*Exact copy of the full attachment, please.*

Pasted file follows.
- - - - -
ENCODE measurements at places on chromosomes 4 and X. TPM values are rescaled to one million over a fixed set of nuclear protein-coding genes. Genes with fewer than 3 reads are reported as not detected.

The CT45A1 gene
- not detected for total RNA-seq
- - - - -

ENCODE measurements at places on chromosomes 4 and X. TPM values are rescaled to one million over a fixed set of nuclear protein-coding genes. Genes with fewer than 3 reads are reported as not detected.

The CT45A1 gene
- not detected for total RNA-seq